You could even bump into the future-Flash viewers glimpsed in Batman v Superman, unless we’re all okay with just forgetting that the Knightmare sequence ever happened.
2. Dark Diana?
Problem: Assuming you do stick to the comic story, Reverse-Flash was the story’s central villain, but a larger threat was the war between Atlantis and Themyscira, spearheaded by twisted takes on Wonder Woman and Aquaman.
But is that something Warner Bros. really wants to do?
Wonder Woman became the DCEU’s biggest success thanks mostly to its unapologetic hope and optimism. Diana was bright and inspiring in every way that Henry Cavill’s Superman was supposed to be, and audiences loved her for it. The drastic change to her character needed to have her lead the conquest of England while trying to kill Aquaman risks alienating that fanbase and steering back into the grimness that held back DC’s earlier film efforts.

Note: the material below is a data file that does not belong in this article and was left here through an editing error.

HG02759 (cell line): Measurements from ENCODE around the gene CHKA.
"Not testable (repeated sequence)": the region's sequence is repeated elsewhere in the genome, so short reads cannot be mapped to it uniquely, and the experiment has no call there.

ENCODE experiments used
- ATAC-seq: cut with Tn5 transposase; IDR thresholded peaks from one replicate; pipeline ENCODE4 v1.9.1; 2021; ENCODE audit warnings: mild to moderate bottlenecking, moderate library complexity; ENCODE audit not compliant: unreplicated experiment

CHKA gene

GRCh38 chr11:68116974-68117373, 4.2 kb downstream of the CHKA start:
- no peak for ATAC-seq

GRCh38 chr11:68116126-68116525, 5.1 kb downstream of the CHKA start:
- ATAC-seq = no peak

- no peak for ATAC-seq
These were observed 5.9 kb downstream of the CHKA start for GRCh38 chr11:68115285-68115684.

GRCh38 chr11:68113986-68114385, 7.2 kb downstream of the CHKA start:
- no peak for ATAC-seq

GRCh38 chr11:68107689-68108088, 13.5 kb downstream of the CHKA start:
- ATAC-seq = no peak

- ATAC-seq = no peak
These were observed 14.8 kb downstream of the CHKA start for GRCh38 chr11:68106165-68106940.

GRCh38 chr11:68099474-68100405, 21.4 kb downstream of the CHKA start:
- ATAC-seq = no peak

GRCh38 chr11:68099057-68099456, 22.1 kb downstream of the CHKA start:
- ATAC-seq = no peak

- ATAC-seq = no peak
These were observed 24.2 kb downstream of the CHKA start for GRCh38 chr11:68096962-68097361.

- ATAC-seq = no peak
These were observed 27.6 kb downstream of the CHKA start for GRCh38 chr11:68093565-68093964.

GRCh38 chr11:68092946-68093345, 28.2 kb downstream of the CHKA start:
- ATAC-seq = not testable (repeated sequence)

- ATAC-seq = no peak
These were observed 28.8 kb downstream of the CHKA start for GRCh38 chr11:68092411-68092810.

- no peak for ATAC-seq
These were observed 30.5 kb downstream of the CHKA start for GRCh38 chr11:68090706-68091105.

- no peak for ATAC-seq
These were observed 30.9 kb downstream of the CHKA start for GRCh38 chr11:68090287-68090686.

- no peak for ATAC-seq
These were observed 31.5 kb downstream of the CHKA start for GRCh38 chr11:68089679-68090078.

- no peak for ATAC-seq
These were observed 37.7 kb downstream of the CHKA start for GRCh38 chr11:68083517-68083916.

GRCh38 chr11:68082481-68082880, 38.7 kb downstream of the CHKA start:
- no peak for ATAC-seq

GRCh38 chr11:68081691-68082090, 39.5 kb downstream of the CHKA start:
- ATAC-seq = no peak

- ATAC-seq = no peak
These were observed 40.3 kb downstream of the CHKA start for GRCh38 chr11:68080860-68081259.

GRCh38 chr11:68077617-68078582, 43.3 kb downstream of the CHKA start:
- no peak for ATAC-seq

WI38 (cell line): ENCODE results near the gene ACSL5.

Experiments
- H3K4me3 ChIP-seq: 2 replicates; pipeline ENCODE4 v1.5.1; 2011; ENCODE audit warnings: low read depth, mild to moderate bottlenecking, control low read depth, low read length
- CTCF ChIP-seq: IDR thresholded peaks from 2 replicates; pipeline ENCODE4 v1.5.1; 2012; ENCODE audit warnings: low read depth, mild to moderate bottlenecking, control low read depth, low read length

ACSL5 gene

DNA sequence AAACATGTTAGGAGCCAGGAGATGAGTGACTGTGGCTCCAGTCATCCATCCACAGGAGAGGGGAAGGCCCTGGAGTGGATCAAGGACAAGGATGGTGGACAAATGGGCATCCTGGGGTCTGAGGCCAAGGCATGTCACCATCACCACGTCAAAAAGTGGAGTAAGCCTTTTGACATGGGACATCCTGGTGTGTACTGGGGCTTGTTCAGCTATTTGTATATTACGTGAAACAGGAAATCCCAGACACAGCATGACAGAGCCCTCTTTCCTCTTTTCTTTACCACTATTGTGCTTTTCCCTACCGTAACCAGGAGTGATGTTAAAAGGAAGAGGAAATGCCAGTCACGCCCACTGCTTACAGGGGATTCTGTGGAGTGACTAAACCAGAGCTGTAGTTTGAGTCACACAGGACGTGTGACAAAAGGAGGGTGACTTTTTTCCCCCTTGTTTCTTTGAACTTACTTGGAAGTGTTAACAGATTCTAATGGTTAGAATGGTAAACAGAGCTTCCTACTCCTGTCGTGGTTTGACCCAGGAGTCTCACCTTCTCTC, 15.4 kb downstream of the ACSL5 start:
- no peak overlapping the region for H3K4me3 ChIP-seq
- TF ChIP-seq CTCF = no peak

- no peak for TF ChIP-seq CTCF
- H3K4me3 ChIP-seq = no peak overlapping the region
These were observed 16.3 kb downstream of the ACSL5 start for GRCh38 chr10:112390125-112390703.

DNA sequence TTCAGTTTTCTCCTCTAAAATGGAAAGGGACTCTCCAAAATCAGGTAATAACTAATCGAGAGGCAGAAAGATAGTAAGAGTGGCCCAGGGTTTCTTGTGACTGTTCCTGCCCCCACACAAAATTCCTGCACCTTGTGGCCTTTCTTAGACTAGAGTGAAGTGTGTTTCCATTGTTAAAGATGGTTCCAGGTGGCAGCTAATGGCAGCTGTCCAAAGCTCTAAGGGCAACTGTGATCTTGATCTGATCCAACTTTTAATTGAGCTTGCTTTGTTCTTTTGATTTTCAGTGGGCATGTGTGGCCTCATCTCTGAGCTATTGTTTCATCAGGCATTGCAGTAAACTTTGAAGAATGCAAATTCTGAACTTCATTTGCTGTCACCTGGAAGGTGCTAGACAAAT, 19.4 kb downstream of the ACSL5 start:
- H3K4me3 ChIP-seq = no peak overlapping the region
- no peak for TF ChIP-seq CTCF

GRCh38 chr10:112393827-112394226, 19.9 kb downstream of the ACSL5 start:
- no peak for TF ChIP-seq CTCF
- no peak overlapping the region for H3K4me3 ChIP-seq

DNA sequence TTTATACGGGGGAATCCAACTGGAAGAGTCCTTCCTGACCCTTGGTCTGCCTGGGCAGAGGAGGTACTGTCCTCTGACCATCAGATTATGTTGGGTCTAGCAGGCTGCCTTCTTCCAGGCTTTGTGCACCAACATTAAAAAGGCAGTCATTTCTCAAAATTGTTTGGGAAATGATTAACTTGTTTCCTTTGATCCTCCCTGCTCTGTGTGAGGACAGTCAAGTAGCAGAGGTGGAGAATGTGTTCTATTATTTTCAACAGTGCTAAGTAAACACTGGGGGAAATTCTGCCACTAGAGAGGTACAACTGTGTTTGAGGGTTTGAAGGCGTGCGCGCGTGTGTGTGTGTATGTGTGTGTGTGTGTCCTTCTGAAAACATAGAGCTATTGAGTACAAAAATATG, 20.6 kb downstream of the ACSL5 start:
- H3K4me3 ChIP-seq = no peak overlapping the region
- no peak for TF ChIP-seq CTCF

And if Aquaman is the Justice League breakout character some insiders have said he’ll be, Flashpoint creates the same problem with the Europe-sinking version of his character.
Solution: So have fun with it.
Go big. Gal Gadot and Jason Momoa as rival warlords could be a lot of fun. Fight the urge to be grim and embrace a certain level of camp. This shouldn’t be too hard. After all, The Flash, Arrow, Legends of Tomorrow, and Agents of SHIELD have all had success playing around with evil versions of their various heroes in the last few years. Letting Gadot and Momoa have some fun with their evil selves could make it more fun for the audience, and not oppressively dark as viewers might worry.
It could also help to take a “less is more” approach with those two. Which brings us to…